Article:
Is one’s life just a series of random and chaotic events, or are there underlying patterns that determine the things that happen to us? In the late 1050s, Meteorologist Edward Lorenz was skeptical of linear statistical models of meteorology and pioneered weather and climate predictability through his discovery of deterministic chaos—the theory that though chaotic systems appear to be random, they contain underlying patterns and feedback loops which can be used to explain evidently unpredictable outcomes in weather. And so a small, seemingly inconsequential change to initial conditions can lead to significantly different results. In his 1963 paper entitled Deterministic Nonperiodic Flow, Lorenz claims that «two states differing by imperceptible amounts may eventually evolve into two considerably different states…If, then, there is any error whatever in observing the present state—and in any real system such errors seem inevitable—an acceptable prediction of an instantaneous state in the distant future may well be impossible…In view of the inevitable inaccuracy and incompleteness of weather observations, precise very-long-range forecasting would seem to be nonexistent.» Although Lorenz’s deterministic chaos theory was focused on connecting cause and effect in weather to the general instability of Earth’s atmosphere, the ‘butterfly effect’ metaphor has been used in different areas, such as quantum mechanics and (oftentimes incorrectly) in fiction. In Ray Bradbury’s 1952 short story A Sound of Thunder, where time travel is a mundane reality and wealthy tourists can travel back in time to hunt dinosaurs for sport, one character is warned by his ‘Time Safari’ guides not to interfere with events from the past more than necessary, since small causes can snowball into catastrophic effects over time. At one point the character accidentally falls in the forest, but doesn’t think much of it. When he returns to the present, he notices significant differences in the reality he once knew and eventually discovers a butterfly crushed under his shoe. The death of one butterfly millions of years ago had caused a catastrophic rift in time. Though this is a pretty outrageous interpretation of chaos theory, it’s easy to go down a rabbit hole of wondering what other outcomes might have happened if seemingly minuscule changes to our own past life events were possible. In hindsight, it’s easy to appreciate those random decisions that help us avoid disaster, but the implication that every decision you make potentially has a life or death outcome can drive anyone crazy.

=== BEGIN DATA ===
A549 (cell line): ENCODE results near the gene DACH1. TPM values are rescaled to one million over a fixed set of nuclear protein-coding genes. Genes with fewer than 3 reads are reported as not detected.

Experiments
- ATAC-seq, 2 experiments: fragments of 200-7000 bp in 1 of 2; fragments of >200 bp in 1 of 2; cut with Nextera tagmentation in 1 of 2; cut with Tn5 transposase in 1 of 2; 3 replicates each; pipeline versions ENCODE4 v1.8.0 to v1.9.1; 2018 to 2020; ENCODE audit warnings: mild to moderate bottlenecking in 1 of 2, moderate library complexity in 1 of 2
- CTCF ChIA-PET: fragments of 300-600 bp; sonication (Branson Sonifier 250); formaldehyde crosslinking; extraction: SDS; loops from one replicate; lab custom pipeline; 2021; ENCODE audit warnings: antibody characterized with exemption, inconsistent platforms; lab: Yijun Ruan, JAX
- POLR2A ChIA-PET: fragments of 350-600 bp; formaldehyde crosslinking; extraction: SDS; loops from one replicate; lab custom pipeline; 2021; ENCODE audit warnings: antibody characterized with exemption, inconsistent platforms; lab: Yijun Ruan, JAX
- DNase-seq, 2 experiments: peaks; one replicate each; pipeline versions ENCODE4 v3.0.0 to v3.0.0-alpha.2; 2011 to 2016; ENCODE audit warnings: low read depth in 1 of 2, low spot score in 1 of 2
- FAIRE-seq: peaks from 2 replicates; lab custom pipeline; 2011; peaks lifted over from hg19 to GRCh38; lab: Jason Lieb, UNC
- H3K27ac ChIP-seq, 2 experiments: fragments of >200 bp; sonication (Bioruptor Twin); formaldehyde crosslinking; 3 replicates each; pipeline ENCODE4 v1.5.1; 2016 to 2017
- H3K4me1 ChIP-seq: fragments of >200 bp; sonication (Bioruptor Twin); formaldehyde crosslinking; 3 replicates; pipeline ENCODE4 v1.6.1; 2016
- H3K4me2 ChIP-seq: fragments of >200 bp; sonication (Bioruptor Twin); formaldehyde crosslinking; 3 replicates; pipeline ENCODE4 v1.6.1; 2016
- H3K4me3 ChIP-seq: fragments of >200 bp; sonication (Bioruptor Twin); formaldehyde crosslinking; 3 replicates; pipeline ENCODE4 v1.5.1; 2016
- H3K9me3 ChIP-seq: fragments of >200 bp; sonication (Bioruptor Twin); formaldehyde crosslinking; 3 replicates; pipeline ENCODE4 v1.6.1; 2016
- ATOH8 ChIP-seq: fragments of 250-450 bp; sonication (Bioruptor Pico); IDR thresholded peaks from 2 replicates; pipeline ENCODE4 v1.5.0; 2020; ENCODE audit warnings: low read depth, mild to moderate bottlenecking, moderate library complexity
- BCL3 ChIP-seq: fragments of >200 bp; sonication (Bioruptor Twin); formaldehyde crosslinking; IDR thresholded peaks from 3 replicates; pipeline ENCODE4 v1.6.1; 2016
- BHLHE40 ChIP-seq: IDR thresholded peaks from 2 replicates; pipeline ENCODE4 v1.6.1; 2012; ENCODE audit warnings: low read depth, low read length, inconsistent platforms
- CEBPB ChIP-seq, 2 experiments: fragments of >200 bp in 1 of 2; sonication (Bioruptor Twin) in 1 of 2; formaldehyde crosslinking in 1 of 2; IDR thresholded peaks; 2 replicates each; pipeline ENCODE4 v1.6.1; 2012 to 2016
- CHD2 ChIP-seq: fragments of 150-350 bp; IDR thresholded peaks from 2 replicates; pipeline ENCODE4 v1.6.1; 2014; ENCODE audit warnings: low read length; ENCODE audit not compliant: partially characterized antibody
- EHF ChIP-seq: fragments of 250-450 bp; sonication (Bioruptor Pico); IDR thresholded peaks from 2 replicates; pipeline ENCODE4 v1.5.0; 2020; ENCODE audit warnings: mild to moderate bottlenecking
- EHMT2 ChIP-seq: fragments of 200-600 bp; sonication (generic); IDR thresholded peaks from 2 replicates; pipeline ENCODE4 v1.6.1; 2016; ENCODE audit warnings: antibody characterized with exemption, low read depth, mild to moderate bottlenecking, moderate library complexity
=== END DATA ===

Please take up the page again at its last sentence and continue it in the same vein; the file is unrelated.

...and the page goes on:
We’ve got a bunch of examples of times people ‘dodged a bullet’ by making small decisions based on a feeling, or sometimes nothing at all. One person recounts the time they randomly decided to cancel a flight, which happened to be Malaysia Airlines flight 370. What at the time seemed like a mundane decision turned out to be a life-saving one. Not all of these anecdotes describe such dire mortal events—most of these stories are about the sort of times when you feel like you initially missed out on something good, but later realize you avoided an incredibly undesirable situation, like a job for a company that eventually goes out of business, or a date who ends up revealing themselves to be a psycho. You gotta wonder—were these people just lucky, or are there underlying patterns at play?